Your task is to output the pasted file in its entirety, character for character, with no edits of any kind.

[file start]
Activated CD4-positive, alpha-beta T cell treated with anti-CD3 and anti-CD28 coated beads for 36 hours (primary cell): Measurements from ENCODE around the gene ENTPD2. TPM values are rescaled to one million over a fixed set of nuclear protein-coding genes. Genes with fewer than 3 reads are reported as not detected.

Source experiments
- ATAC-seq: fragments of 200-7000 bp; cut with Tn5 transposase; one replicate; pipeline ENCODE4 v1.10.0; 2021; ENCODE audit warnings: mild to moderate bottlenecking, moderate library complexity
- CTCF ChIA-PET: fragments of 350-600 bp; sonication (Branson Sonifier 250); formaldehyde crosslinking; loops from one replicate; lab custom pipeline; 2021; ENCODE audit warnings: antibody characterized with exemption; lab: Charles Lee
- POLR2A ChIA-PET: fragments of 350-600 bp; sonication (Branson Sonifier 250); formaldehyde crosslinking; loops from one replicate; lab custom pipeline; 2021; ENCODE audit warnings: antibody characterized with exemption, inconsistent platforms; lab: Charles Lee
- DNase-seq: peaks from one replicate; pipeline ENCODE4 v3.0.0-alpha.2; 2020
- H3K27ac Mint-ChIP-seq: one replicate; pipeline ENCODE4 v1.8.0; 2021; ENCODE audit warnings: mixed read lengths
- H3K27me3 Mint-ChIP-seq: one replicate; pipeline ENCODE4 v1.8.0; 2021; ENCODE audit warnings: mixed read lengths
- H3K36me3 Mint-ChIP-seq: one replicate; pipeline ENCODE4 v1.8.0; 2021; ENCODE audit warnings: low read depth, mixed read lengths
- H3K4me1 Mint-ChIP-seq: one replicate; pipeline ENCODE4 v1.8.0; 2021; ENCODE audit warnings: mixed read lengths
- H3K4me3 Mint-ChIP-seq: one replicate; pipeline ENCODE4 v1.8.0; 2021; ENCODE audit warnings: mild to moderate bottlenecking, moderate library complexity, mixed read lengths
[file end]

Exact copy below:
Activated CD4-positive, alpha-beta T cell treated with anti-CD3 and anti-CD28 coated beads for 36 hours (primary cell): Measurements from ENCODE around the gene ENTPD2. TPM values are rescaled to one million over a fixed set of nuclear protein-coding genes. Genes with fewer than 3 reads are reported as not detected.

Source experiments
- ATAC-seq: fragments of 200-7000 bp; cut with Tn5 transposase; one replicate; pipeline ENCODE4 v1.10.0; 2021; ENCODE audit warnings: mild to moderate bottlenecking, moderate library complexity
- CTCF ChIA-PET: fragments of 350-600 bp; sonication (Branson Sonifier 250); formaldehyde crosslinking; loops from one replicate; lab custom pipeline; 2021; ENCODE audit warnings: antibody characterized with exemption; lab: Charles Lee
- POLR2A ChIA-PET: fragments of 350-600 bp; sonication (Branson Sonifier 250); formaldehyde crosslinking; loops from one replicate; lab custom pipeline; 2021; ENCODE audit warnings: antibody characterized with exemption, inconsistent platforms; lab: Charles Lee
- DNase-seq: peaks from one replicate; pipeline ENCODE4 v3.0.0-alpha.2; 2020
- H3K27ac Mint-ChIP-seq: one replicate; pipeline ENCODE4 v1.8.0; 2021; ENCODE audit warnings: mixed read lengths
- H3K27me3 Mint-ChIP-seq: one replicate; pipeline ENCODE4 v1.8.0; 2021; ENCODE audit warnings: mixed read lengths
- H3K36me3 Mint-ChIP-seq: one replicate; pipeline ENCODE4 v1.8.0; 2021; ENCODE audit warnings: low read depth, mixed read lengths
- H3K4me1 Mint-ChIP-seq: one replicate; pipeline ENCODE4 v1.8.0; 2021; ENCODE audit warnings: mixed read lengths
- H3K4me3 Mint-ChIP-seq: one replicate; pipeline ENCODE4 v1.8.0; 2021; ENCODE audit warnings: mild to moderate bottlenecking, moderate library complexity, mixed read lengths